- The Vitoria-Gasteiz Jazz Festival, from the 10th to the 16th of July (the 2011 Edition).
- The Azkena rock festival, on 29, 30 June (the 2013 Edition).
Local festivities 
The Fiestas de la Virgen Blanca festival is celebrated every year from the 4th to the 9th of August in honour of the patron saint of the city, and features a programme of special events, activities and free open-air concerts.
The liberal arts section of the University of the Basque Country is based in the south part of the city. Focusing on history and linguistics, the Álava campus is also home of the Faculty of Pharmacy, as well as some other technical, teaching and business related degrees.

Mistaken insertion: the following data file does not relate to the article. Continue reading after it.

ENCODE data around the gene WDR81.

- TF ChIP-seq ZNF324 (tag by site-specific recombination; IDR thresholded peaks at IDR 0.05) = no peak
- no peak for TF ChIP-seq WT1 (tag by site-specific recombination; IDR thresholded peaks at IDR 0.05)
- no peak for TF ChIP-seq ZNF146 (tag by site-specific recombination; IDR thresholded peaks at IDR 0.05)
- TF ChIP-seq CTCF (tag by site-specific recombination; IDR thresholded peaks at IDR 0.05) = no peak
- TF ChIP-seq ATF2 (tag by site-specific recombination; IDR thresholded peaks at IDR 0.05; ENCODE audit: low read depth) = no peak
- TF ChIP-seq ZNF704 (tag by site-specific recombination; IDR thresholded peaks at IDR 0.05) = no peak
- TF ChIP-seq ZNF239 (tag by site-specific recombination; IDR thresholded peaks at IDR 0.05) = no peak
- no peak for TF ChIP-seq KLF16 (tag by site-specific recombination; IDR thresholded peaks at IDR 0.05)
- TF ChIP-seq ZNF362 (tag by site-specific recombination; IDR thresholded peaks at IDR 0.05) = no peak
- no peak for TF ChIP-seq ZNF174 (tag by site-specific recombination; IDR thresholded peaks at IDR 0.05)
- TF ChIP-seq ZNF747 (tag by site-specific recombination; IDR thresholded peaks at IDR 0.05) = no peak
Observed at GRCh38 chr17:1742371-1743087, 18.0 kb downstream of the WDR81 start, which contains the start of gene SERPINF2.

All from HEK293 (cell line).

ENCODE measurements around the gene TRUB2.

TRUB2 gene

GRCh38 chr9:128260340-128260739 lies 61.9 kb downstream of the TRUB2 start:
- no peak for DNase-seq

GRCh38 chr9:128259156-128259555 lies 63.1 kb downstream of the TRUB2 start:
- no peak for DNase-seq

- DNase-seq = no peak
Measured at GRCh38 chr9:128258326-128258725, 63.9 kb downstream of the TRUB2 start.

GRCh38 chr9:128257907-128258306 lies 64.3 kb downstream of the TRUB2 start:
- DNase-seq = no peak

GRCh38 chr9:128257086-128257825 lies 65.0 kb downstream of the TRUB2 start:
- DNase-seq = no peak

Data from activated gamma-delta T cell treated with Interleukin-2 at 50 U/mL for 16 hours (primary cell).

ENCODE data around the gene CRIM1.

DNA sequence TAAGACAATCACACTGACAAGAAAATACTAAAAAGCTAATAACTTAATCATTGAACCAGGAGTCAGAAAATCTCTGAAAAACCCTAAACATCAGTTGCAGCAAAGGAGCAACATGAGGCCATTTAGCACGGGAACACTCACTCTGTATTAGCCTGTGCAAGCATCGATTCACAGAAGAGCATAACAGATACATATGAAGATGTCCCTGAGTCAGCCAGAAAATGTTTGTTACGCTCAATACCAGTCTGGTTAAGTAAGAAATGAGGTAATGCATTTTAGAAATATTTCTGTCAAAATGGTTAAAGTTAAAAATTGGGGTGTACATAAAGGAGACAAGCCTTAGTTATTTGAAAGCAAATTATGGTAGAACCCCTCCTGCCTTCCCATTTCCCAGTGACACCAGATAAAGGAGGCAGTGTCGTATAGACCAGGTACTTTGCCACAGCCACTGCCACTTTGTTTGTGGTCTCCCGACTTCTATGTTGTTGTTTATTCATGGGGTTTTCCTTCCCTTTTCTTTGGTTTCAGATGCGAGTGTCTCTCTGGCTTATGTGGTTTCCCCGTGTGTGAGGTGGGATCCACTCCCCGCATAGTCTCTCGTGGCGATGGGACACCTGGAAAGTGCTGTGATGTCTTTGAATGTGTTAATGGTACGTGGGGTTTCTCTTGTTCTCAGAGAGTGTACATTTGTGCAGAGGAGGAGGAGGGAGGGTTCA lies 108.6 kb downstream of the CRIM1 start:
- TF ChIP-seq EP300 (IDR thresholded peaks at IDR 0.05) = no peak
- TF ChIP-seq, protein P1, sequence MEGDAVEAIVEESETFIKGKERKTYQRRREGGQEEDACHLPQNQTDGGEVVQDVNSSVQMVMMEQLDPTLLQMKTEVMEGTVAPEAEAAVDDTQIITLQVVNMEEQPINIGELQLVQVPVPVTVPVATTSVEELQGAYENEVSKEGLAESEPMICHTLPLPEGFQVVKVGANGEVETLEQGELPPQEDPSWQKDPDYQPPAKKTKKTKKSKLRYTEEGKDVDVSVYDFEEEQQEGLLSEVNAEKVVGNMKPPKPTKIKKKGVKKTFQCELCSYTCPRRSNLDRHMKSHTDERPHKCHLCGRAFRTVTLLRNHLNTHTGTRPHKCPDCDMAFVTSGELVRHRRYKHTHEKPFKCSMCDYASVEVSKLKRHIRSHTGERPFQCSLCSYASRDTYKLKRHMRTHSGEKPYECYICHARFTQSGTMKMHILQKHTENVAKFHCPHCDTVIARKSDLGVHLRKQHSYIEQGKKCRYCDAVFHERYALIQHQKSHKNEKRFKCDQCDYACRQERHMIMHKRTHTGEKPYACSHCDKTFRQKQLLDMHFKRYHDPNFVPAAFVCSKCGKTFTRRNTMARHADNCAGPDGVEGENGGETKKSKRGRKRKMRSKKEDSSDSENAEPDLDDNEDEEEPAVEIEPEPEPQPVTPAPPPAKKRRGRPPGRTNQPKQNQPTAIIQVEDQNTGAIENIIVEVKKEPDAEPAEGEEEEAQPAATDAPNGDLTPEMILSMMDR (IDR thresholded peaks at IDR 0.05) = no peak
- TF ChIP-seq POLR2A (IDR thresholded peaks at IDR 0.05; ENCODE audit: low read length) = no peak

Its origins date back to 1847 when the first Escuela Normal de Maestros de Álava was established. A whole other number of colleges and faculties were adopted in 1978 by the emerging University of the Basque Country.